Spitfire Audio's Kitchenware Glass is the new release from the Producer Portfolio range which has to be heard to be believed. Let's start with the lowdown as to what is on offer here.

Numerous tuned wine glasses and other glass, ceramic (basically if you drop it it will smash) etc kitchen items that are bowed, flicked with a nail, pinched, clunked, clinked and clonked by probably one of the world's greatest percussionists, Paul Clarvis in Spitfire's new state of the art Kings Cross studio.

Everything is deep sampled with varying mic perspectives available and the GUI presentation is user friendly and intuitive featuring nice additions such as attack, decay and release which expands the versatility of this library of sounds allowing a certain degree of sound sculpture to be done directly within the GUI.

When assembling a sound library, going for glasses kitchenware may not be the first port of call for a producer but Spitfire are doing a very good job of turning the unusual into the essential.

How they are achieving this shift in perception for serious composers and producers is revealed when you hear the quality of samples on offer with this library.

I have to say I was taken aback by the clarity of these samples which just jumped out of the speakers and there were times when I felt like I didn't want to hit the keyboard too hard in velocity just in case one of the triggered sampled glasses actually cracked, yes it really is that detailed on the close mic positions.

Glass of Water (c) The Economic VoiceFor goodness sake there is even a sampled face cooler and I don't have a clue as to what one is but it sounds great plus the water patches allow the listener to hear the swilling of the water in the sampled item with extreme succinct tonal precision.

Some of the patches have an unidentifiable 'world music' percussive sound on the lower end and one could imagine Real World and Peter Gabriel turning to these samples with a prominent mix placement using the ostinatum facility in the interface.

All these mesmerising sounds and variations left me quite moved/in awe of the amount of time, effort, blood sweat and tears that must have been involved in the whole creation process for this surprisingly gargantuan undertaking.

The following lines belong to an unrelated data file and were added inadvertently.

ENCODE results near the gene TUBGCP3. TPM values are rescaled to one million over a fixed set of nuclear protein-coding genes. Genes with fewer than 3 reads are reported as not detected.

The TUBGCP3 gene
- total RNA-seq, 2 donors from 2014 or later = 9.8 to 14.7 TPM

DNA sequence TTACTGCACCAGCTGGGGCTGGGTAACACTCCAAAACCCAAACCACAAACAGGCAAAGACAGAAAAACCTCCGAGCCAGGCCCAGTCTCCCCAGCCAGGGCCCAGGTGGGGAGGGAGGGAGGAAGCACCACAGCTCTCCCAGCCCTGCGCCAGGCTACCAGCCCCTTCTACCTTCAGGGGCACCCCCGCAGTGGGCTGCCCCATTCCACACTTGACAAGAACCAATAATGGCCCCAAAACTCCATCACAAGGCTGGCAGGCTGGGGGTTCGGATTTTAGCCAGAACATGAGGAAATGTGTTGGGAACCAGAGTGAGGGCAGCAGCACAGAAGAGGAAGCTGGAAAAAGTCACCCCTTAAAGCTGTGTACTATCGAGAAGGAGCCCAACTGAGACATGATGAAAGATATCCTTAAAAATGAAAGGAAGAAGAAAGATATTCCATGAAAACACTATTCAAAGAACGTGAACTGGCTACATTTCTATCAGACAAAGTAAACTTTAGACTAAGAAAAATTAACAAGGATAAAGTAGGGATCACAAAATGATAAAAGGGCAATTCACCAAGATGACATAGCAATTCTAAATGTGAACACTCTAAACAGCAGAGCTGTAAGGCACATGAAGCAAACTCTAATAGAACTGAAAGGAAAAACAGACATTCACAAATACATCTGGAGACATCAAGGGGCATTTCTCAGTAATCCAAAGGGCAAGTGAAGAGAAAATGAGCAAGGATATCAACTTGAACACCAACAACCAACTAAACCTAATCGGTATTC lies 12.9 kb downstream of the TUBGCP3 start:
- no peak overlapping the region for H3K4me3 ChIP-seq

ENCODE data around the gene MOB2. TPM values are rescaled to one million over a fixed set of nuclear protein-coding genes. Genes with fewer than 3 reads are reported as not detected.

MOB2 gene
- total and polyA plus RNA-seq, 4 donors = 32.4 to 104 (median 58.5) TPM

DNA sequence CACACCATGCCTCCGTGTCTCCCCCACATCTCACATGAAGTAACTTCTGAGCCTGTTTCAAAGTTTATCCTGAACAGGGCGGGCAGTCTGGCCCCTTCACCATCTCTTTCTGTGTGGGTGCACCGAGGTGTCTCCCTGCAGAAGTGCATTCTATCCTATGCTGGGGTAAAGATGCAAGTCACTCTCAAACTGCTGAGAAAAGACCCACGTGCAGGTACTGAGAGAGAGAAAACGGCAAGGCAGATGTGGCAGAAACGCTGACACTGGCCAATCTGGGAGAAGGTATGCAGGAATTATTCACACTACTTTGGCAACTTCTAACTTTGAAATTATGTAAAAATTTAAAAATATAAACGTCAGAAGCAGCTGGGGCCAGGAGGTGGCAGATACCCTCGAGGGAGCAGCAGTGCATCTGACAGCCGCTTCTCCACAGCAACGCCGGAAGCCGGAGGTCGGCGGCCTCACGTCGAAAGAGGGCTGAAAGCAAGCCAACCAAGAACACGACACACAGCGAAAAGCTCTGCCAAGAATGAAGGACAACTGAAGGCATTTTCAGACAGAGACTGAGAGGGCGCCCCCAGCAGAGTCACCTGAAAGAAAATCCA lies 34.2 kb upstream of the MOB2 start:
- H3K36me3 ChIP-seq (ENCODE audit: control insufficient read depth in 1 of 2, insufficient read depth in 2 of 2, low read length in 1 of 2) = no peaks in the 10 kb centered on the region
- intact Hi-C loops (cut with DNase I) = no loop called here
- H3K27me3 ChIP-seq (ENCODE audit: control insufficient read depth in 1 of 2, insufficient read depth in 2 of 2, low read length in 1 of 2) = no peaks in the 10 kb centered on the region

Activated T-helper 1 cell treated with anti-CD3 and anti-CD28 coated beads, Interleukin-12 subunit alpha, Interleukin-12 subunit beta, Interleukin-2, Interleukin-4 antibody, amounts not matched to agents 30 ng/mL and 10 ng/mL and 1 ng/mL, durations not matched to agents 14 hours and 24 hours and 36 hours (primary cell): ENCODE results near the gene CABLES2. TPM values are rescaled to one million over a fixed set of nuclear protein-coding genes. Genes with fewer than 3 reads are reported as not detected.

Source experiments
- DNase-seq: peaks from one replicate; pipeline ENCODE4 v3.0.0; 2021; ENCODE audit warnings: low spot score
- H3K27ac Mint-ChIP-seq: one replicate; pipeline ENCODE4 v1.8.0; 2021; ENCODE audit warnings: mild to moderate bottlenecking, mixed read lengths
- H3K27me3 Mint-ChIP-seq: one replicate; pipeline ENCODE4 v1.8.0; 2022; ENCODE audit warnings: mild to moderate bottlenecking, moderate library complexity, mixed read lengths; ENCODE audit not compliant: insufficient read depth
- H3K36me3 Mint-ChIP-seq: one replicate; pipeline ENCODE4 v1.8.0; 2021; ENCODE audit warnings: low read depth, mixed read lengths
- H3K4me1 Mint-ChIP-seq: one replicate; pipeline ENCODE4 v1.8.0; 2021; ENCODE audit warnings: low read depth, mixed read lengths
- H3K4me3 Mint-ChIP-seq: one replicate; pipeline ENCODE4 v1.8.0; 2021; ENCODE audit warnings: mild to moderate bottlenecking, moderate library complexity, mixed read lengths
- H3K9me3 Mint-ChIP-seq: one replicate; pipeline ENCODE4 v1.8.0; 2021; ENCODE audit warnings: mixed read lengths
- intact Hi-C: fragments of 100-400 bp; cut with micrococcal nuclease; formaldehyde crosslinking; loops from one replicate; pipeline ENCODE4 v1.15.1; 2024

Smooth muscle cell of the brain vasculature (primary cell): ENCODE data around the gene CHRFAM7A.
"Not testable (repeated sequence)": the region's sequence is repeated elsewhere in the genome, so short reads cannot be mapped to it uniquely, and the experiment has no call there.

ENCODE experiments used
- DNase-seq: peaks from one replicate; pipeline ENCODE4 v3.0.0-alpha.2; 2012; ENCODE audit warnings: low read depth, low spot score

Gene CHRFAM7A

It's almost impossible to ignore the tedious monotony that compiling 12,000 samples, with the multiple dynamic layers that must produce, which requires cultivating a pretty imaginative studio environment to maintain such a level of concentration and adhere to the given workflow, whilst not going completely mad at the same time.

There is nothing slapdash about this library, it is approached with all the seriousness of the Air Studio orchestral recordings and that brings me onto my contextual tester composition.

Firstly, if you want to hear what Kitchenware glass sounds like by itself then go to listen to Paul Thomson's excellent demo on the main Spitfire Audio site that really does the delicacy of library justice, my demonstration in video below is for context only.

Anyway, the word glass in Kitchenware Glass triggered (yes, that's how my brain works) off the idea of trying something with an unashamed repetitious, machine gun arpeggiated to death string section with a Philip Glass feel to it and the water patches combined with the eerie sounds rubbed glass sound inspired a mental image of a North Sea lifeboat crashing through the waves.

But I wanted this contextual test composition to answer a question that must be on the mind of the Spitfire Audio community and that is considering the different room reverberations, do the Kings Cross recordings successfully sit next to Spitfire Audio's mainstay orchestral  recordings from the Lyndhurst hall in Air Studios?

To me the answer is a resounding yes and I know that almost any sound can be matched with any other sound through reverb matching, but sometimes there are tonal  issues that require extra individual track EQ resulting in losing tonal integrity, which defeats the object of the sound in the first place.

Thankfully the tonal matching issues are most certainly not there and there is no extra EQ or reverb on any of the tracks..

With Spitifre Audio's Mural Symphonic Strings, Albion 1 and Albion 3 providing the bulk of the music, Kitchen Glassware appears for a brief interlude at exactly 2 mins into the piece to give mix context and also reappears at the end so I hope it is helpful in giving context.

Spitfire have been steadily improving their product ranges and widening their repertoire with the Producer Portfolio and the Kings Cross recordings sound out of this world.

As a conclusion I would say that Kitchenware Glass is probably my favorite of all the Spitfire products because of it's such a bold, well constructed offering that extends the tonal palette of my library massively in such a subtle way.

Thus far I have never given a Spitfire Audio product a score less than 10/10 but this time I am going to have to knock a point of just because it is too perfect for what it is and covers absolutely all angles, meaning you will never need another glass kitchenware library again in your life, it has been perfected in it's first attempt so I give it 9/10.

Please adjust the YouTube settings to 1080p HD for the best results.

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